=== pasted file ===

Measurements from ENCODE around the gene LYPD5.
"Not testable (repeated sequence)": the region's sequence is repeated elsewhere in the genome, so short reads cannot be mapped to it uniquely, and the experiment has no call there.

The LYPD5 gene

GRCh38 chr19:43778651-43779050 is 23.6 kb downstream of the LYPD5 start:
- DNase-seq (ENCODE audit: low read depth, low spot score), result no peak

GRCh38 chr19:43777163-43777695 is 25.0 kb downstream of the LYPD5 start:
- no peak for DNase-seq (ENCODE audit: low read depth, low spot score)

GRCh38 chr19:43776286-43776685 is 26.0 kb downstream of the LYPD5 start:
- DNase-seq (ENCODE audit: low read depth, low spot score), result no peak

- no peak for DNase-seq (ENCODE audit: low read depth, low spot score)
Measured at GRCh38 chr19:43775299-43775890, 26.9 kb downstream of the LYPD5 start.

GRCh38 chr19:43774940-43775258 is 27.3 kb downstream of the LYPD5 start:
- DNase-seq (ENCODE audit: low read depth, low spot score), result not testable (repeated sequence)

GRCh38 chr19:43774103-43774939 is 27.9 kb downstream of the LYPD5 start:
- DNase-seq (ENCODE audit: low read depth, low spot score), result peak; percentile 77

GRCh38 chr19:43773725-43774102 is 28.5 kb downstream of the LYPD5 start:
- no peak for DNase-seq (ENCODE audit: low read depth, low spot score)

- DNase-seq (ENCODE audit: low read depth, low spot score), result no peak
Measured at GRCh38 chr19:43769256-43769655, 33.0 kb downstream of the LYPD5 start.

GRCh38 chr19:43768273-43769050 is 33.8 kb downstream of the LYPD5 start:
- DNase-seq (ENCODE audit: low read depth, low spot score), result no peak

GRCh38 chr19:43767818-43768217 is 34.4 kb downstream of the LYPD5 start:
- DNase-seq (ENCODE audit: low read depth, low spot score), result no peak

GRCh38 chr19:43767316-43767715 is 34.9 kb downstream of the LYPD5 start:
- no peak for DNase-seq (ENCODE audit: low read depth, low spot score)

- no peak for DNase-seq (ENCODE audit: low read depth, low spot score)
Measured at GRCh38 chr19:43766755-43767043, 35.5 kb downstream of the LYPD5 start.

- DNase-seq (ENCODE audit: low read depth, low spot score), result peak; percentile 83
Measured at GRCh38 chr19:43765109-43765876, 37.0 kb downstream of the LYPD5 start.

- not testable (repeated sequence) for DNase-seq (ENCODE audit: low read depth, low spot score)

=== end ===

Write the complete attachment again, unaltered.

Measurements from ENCODE around the gene LYPD5.
"Not testable (repeated sequence)": the region's sequence is repeated elsewhere in the genome, so short reads cannot be mapped to it uniquely, and the experiment has no call there.

The LYPD5 gene

GRCh38 chr19:43778651-43779050 is 23.6 kb downstream of the LYPD5 start:
- DNase-seq (ENCODE audit: low read depth, low spot score), result no peak

GRCh38 chr19:43777163-43777695 is 25.0 kb downstream of the LYPD5 start:
- no peak for DNase-seq (ENCODE audit: low read depth, low spot score)

GRCh38 chr19:43776286-43776685 is 26.0 kb downstream of the LYPD5 start:
- DNase-seq (ENCODE audit: low read depth, low spot score), result no peak

- no peak for DNase-seq (ENCODE audit: low read depth, low spot score)
Measured at GRCh38 chr19:43775299-43775890, 26.9 kb downstream of the LYPD5 start.

GRCh38 chr19:43774940-43775258 is 27.3 kb downstream of the LYPD5 start:
- DNase-seq (ENCODE audit: low read depth, low spot score), result not testable (repeated sequence)

GRCh38 chr19:43774103-43774939 is 27.9 kb downstream of the LYPD5 start:
- DNase-seq (ENCODE audit: low read depth, low spot score), result peak; percentile 77

GRCh38 chr19:43773725-43774102 is 28.5 kb downstream of the LYPD5 start:
- no peak for DNase-seq (ENCODE audit: low read depth, low spot score)

- DNase-seq (ENCODE audit: low read depth, low spot score), result no peak
Measured at GRCh38 chr19:43769256-43769655, 33.0 kb downstream of the LYPD5 start.

GRCh38 chr19:43768273-43769050 is 33.8 kb downstream of the LYPD5 start:
- DNase-seq (ENCODE audit: low read depth, low spot score), result no peak

GRCh38 chr19:43767818-43768217 is 34.4 kb downstream of the LYPD5 start:
- DNase-seq (ENCODE audit: low read depth, low spot score), result no peak

GRCh38 chr19:43767316-43767715 is 34.9 kb downstream of the LYPD5 start:
- no peak for DNase-seq (ENCODE audit: low read depth, low spot score)

- no peak for DNase-seq (ENCODE audit: low read depth, low spot score)
Measured at GRCh38 chr19:43766755-43767043, 35.5 kb downstream of the LYPD5 start.

- DNase-seq (ENCODE audit: low read depth, low spot score), result peak; percentile 83
Measured at GRCh38 chr19:43765109-43765876, 37.0 kb downstream of the LYPD5 start.

- not testable (repeated sequence) for DNase-seq (ENCODE audit: low read depth, low spot score)